Underneath my yellow skin

Tag Archives: motion sickness

Never normal, always a freak

Reading Ask A Manager, there’s a call for simple potluck dishes. Homemade, not bought. I sigh because I know what is coming. I love reading about food and different recipes, but I make a bet with myself how many of them I would be able to eat. I have an odd list of things that I can’t eat. Gluten and dairy, which aren’t that weird, but it’s difficult to find dishes that are both gluten and dairy-free. Add to that cauliflower, onion and garlic, and cilantro.

Side Note about the cilantro: I realized many years ago that I hated cilantro. I didn’t know why, but it tasted like shit to me. Not like literal shit, but something unpleasant. Any time I mentioned it to anyone, they could not believe that I did not like it.

When the NYT article about cilantro came out, I felt vindicated. Before that, my mom dismissed my feelings about cilantro, saying I must be imagining it. Imagining what, I don’t know. The bad taste? Not liking it? No idea. But she shook her head every time I mentioned not liking it. When I showed her the NYT article, she exclaimed, “Oh, so it is a thing!”

That’s her in a nutshell. Me plainly stating my displeasure with cilantro was waved aside and dismissed. An article by NYT is taken as sacrosanct. At any rate, she never bugged me about cilantro again. It gets tiring, though, all the people who just can’t understand why someone would not like cilantro.

This is how I feel in general about all the things I’m allergic¬† to. I rarely mention it because the list is long and boring. But, I get a bit impatient when people express incredulity about what people are allergic to/don’t like what they like. There was a thread on AAM about what to give your employees for Christmas (or any other gift-giving occasions). Some people mentioned that it’s best to just give money because of all the things people are allergic to/can’t have. One person said dismissively that those people could just give away the thing or throw it away.

But some people are allergic to being in the same room as something. Peanuts is a big example of that. I am violently allergic to poinsettias (which I found out in a very memorable way). So getting rid of something I’m allergic to could include a violent reaction.

And, more to the point, why the fuck not give money? Everyone loves money! If the point is to make the employees feel valued, then giving them something that they are allergic to/cannot use will not accomplish that goal. I don’t know how this is even a question. And it’s discouraging that once again, people are like, “Fuck the people with allergies. Who cares about them?”

AAM is a blog with very liberal readers, mostly women, and they’re always trying to be aware of diversity. This is a good thing, but the above comment (from a man, btw), shows that there are still areas in which they’re weak–and this is one of them. So many people were dismissive of allergies or more benignly, don’t think anything of it. Not that they should. It’s really not on anyone but the allergic person (or they’re family).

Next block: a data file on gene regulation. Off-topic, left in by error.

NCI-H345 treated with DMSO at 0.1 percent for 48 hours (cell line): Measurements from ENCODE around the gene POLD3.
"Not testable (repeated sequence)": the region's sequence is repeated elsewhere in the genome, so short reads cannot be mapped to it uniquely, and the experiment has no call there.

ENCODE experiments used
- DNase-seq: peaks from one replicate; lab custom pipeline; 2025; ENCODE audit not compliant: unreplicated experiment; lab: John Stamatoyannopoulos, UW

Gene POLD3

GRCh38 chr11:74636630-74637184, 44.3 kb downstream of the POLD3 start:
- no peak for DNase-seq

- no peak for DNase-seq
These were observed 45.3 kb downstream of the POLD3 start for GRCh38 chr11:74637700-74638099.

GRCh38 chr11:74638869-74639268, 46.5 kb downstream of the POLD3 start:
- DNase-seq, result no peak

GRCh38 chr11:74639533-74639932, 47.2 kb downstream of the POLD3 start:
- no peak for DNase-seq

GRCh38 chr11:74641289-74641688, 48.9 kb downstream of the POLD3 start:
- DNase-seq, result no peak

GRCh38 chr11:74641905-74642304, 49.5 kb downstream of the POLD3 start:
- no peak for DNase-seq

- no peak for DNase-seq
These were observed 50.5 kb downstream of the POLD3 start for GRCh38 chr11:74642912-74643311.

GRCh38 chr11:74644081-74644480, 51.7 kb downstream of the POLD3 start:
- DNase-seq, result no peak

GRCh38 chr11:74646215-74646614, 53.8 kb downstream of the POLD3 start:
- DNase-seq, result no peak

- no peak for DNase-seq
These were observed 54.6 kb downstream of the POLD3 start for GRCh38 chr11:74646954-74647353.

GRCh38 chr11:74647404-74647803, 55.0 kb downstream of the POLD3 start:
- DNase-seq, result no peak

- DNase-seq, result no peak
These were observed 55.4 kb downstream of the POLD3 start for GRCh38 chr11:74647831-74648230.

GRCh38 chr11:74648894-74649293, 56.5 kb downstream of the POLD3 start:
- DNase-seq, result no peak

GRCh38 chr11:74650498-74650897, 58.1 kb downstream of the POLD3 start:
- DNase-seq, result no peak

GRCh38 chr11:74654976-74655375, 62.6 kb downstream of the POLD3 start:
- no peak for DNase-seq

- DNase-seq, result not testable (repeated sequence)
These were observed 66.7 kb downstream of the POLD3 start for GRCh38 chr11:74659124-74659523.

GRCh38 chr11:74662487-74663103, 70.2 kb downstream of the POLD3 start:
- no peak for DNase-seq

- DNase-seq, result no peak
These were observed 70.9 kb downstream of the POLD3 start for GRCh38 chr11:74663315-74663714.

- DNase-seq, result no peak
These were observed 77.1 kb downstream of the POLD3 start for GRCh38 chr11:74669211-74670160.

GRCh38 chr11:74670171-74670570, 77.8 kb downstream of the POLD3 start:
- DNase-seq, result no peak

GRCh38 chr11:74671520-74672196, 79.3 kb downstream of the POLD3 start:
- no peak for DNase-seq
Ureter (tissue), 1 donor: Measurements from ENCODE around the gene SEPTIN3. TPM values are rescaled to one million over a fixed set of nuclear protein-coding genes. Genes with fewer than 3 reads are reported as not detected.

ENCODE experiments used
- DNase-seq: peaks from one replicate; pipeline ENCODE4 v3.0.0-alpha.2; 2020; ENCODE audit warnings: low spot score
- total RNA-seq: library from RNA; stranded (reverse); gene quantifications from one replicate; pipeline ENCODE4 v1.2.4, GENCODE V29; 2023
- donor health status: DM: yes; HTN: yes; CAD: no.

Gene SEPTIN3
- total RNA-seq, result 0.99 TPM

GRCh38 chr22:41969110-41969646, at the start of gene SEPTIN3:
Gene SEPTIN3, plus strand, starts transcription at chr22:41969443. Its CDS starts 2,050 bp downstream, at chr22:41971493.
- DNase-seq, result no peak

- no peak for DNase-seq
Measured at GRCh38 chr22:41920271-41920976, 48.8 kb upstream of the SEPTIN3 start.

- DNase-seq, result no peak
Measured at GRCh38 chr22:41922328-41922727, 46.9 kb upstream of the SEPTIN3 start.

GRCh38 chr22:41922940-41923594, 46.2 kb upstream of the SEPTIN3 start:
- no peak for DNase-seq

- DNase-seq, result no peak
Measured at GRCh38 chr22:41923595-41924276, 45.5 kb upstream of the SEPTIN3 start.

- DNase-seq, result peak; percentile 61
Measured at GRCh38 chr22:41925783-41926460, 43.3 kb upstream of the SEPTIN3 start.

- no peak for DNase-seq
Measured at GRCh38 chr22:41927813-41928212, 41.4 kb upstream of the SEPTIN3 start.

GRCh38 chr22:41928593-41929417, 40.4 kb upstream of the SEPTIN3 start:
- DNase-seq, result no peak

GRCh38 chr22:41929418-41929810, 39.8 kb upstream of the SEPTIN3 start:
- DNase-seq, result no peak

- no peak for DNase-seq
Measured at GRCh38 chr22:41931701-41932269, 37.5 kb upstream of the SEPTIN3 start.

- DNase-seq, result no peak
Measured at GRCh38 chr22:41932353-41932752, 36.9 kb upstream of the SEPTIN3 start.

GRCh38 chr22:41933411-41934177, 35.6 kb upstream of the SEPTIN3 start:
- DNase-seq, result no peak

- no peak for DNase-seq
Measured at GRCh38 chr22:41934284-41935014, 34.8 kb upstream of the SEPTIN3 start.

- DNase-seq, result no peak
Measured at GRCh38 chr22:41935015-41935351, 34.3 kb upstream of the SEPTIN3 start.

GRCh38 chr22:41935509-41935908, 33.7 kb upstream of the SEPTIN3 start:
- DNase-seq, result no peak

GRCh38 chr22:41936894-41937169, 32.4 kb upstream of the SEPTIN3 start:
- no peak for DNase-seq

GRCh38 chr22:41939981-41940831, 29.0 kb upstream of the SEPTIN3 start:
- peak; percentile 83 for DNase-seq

But it’s alienating.


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The first person blues

I get motion sickness. A lot. An hour in the car? Motion sickness. Flying? Motion sickness. First person games? Motion sickness.

Side Note (quickest side note ever): When my mom was trying to guilt me into going on a cruise with her (whole family), I brought up motion sickness as one of the issues. Not the main one, but a serious issue. My brother said that a ship is so big, I would not be likely to feel it. I Googled it, of course, and there are people who get motion sick on a cruise ship. It wasn’t a risk I was willing to take, especially since I did not want to go in the first place.

I can play some first person games with a lot of fiddling, but getting there is very uncomfortable. Nausea, a headache that threatens to become a migraine, queasy stomach, etc. If I really want to play a game, I’ll do it, but if I don’t care about the game, it’s easier to give up. Or even if I’m just slightly warm about it. I really liked Firewatch and suffered for half an hour as I delved into the files to fiddle with the FOV. Same with Borderlands, one and two. A little bit of three. Even if there is an FOV slider, it doesn’t always make the game playable.

My biggest regret is that I couldn’t finish What Remains of Edith Finch by Giant Sparrow. It’s first person, which I didn’t know when I bought it. I had heard so many good things about it that I just gritted my teeth and continued. It was low-level nausea and headache at first, but then I hit the part where I had to fly and the urge to vomit was so strong and the headache was so intense, I violently recoiled. I immediately shut down the game and tweeted my regret that I couldn’t play it before asking for a refund. Sparrow Game tweeted me back saying I could either use the reticule or take it off (don’t recall which) because that helped some people. The thing is, I didn’t even want to open the game again because it had been such an intense reaction. I’m really sad because I’ve heard such amazing things about the game. I *may* try it again, but every time I even think about it, my body negatively reacts.


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